To All The Young Mothers Out There: You're Going To Be Just Fine

Photo: Tiffany Farley
Self, Family

The fact that you worry if you'll be a good mom suggests that you'll be just fine.

I hear I'm going to ruin my life. I hear it about other girls, too.

I hear it as a warning — from my parents, from my teachers, from TV dads having heart-to-hearts with their TV daughters.

"You just have so much potential. Don't allow yourself to get pregnant and ruin your entire future."

I hear it in whispers, in punchlines. Some nights — after I settle down from a hectic day of classes, doctor's appointments, working, and studying — I even hear it from my own brain.

I see it, too. I see it on PSA billboard, and in reality TV shows, internet comment sections, snarky Facebook rants. I see it in your raised eyebrows and uncomfortable reactions. Why does "congratulations" feel so inappropriate to say? 

News spreads fast; people are wondering if I'm going to "keep it."

I don't feel ready. Aren't I supposed to feel ready? Wouldn't a "good mom" be ready?

It's funny, but I don't feel like a statistic. I feel like an individual person with a deep capacity to love and nurture and grow.

But they tell me I'm too young to know any better — that every young person thinks they know it all. They tell me it should be illegal for anyone under 30 to get married and that I'll regret having a baby too soon.

Maybe they're right. Maybe they know something I don't. Maybe this has been doomed from the start.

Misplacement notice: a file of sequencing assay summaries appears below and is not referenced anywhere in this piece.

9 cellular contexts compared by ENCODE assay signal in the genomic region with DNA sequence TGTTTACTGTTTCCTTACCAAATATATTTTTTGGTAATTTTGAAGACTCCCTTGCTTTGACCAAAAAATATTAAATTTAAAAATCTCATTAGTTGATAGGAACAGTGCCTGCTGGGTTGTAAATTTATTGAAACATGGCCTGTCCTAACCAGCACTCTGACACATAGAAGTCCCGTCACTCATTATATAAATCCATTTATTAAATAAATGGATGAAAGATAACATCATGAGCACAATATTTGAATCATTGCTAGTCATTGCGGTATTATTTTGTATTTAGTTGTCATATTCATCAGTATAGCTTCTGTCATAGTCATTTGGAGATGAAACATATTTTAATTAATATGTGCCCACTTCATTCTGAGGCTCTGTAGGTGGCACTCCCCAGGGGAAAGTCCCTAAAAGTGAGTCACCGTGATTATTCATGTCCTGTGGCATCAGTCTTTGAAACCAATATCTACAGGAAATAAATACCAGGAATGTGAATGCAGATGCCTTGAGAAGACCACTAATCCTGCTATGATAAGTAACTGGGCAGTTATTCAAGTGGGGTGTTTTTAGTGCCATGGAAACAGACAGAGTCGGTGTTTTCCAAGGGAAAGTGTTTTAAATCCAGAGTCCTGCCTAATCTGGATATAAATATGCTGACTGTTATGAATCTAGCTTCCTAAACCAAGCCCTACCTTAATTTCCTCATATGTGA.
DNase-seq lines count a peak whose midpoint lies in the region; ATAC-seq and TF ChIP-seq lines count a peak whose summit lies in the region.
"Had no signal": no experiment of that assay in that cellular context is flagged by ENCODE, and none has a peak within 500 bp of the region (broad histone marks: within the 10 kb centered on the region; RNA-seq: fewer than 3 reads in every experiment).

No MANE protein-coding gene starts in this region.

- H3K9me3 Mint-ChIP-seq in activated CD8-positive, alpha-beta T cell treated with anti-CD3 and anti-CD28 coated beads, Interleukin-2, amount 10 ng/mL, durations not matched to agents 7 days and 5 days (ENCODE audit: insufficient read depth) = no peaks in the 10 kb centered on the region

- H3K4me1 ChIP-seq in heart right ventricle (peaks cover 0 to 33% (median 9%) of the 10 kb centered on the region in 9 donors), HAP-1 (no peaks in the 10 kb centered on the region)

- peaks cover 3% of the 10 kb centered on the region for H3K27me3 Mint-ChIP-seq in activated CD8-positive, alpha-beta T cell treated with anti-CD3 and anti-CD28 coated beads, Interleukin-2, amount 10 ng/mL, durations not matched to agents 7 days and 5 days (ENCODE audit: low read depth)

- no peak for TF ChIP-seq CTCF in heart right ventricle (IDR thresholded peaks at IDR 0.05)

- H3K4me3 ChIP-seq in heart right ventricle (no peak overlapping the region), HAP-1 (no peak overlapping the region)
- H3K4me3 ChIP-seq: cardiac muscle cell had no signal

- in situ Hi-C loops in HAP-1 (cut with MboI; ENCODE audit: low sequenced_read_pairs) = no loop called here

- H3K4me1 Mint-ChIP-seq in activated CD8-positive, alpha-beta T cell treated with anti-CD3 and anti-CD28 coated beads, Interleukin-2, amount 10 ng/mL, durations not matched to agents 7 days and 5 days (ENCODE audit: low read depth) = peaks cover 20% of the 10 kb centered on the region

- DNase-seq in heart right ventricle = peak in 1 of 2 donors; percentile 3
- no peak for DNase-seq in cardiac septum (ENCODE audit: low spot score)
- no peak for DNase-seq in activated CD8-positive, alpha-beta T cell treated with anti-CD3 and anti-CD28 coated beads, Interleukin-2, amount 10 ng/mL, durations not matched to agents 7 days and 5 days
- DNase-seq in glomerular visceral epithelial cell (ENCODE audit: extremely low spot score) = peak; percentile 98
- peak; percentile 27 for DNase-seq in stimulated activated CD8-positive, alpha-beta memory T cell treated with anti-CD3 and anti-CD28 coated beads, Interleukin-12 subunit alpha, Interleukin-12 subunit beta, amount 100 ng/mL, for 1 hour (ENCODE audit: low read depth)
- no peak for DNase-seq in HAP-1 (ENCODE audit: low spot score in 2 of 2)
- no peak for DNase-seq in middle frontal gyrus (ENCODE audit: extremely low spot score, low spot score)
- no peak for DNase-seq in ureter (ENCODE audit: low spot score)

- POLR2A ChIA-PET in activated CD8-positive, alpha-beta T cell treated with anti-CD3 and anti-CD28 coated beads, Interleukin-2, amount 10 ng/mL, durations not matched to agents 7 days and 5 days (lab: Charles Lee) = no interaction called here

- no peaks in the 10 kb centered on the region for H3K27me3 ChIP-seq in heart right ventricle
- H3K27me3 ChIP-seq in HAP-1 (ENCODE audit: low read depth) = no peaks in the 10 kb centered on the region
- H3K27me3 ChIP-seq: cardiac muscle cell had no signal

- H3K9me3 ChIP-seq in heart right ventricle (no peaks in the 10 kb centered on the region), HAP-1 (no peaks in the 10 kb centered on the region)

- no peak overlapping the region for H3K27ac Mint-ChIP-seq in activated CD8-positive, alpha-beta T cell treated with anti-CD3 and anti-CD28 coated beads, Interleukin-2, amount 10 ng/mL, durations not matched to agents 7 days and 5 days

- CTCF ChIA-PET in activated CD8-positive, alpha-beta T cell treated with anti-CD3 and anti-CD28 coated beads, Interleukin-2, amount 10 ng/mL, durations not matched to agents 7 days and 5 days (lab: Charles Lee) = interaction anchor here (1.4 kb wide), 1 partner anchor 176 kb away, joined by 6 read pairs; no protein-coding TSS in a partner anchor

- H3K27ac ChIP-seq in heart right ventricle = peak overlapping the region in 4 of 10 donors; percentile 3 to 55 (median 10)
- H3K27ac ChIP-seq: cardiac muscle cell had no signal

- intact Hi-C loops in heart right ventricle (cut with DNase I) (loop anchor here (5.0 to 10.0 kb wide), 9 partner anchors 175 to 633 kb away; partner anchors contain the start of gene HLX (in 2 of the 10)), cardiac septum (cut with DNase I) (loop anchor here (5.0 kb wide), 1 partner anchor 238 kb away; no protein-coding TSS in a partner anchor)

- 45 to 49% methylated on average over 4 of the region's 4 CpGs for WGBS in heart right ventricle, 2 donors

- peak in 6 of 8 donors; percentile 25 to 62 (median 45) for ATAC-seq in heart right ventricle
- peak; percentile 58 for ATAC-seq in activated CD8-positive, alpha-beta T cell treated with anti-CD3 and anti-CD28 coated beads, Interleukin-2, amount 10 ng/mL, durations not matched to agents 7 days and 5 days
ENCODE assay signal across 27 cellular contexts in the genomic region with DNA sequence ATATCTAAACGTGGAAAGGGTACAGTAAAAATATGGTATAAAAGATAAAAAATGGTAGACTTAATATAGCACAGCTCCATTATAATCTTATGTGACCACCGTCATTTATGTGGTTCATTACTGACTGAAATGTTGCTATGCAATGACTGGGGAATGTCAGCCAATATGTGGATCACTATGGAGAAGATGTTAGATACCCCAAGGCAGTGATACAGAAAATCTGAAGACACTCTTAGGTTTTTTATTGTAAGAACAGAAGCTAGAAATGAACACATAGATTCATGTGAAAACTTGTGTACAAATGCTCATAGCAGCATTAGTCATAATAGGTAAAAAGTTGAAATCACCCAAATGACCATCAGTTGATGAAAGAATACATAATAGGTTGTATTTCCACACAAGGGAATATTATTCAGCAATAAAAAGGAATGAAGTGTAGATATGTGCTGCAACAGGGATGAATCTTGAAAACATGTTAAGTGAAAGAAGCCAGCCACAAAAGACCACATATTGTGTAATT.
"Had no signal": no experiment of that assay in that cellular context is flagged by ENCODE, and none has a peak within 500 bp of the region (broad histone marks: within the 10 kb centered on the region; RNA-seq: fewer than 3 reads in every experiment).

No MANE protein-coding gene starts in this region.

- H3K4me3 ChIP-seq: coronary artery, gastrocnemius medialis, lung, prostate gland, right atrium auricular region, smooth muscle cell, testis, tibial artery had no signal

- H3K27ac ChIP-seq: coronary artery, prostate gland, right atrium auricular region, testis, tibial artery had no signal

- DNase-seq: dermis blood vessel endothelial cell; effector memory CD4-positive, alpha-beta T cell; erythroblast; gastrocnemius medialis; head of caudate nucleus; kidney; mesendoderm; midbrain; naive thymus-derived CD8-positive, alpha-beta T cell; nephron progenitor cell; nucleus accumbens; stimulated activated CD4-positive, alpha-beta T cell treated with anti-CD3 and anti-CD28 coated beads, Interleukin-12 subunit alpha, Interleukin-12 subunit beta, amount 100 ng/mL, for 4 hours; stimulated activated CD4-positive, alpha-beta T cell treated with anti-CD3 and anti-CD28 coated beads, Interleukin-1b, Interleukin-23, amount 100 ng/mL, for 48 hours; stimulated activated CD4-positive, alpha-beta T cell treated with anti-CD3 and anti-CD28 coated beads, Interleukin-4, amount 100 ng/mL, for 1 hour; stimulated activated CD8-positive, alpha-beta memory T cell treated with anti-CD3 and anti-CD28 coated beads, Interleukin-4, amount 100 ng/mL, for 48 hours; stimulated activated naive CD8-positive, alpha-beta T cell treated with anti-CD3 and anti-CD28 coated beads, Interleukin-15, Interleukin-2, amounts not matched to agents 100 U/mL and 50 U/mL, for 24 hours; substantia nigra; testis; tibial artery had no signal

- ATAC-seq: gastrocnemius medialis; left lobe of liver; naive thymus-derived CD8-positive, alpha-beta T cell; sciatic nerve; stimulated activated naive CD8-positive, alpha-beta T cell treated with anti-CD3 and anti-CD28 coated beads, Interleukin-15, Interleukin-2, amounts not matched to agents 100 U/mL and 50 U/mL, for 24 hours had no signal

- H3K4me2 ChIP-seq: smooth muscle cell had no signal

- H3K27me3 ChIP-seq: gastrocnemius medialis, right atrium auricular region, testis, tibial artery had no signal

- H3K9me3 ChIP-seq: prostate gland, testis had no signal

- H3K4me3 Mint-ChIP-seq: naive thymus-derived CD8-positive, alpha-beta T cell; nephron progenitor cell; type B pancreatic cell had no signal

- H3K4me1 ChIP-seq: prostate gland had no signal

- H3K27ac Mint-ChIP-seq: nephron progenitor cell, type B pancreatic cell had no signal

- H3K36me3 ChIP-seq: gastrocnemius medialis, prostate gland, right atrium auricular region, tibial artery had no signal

Maybe I can't do this. 

I can't do this.


You can do this.

The fact that you worry if you'll be a good mom — the fact that you're reading this right now, concerned about your future and your child's life — suggests that you'll be just fine.

The fact that you care puts you miles ahead of some parents.

They're right about one thing, though: you're young. And because of your lack of life experience, perhaps you haven't had an opportunity to get rattled off the society-conditioned track you've been traveling for two decades.

It's a comfortable ride, guided by a list of "shoulds" and fear-based warnings and by sensible adults who hand out blueprints for life (summary: go to college, find a safe job, meet "the one," and live happily ever after).

According to this blueprint, you must get your partying and "me decade" out of the way. You should "find yourself" before settling down. You should get all your goals and accomplishments done before strapping yourself down with kids.

Maybe you don't know that your goals and priorities will shift with time, and having a child just might be the motivator you never knew you needed. Maybe you don't realize that it's possible to "find yourself" in unexpected life twists, scary changes, difficult moments.

Maybe you don't know that the blueprint is imaginary, and that all of these boxes we draw around people — identities, stereotypes, assumptions — are made of bullsh*t. Like, actual bullsh*t. Who knew?!

And when people project their own fears and deep-set cultural beliefs onto you, it's not personal. It's not about you; it can't be. Because no one can possibly know how your life will unfold, and how motherhood will change you.

They can't know what lessons you'll learn, how much self-awareness you'll harness, how a shift in perspective and lifestyle will affect you. (Heck, I can't tell you these things, either.)

Sure, you might have difficult moments — seasons, even — but that doesn't mean your life is doomed for misery and regret. You could be consumed by "what-ifs" and believe the negative self-talk, if you allow it.

And maybe you do have unique obstacles and challenges that older parents don't have — but every life path has those. Highs and lows, perks and drawbacks.

There are no dead ends. This isn't your dead end.

You have more control over your life than they'll have you believe. Trust your instincts. Tune out the unproductive distractions.

You can do this.

The only way you'll ruin your life is if you believe that it's already ruined.

This article was originally published at Reprinted with permission from the author.


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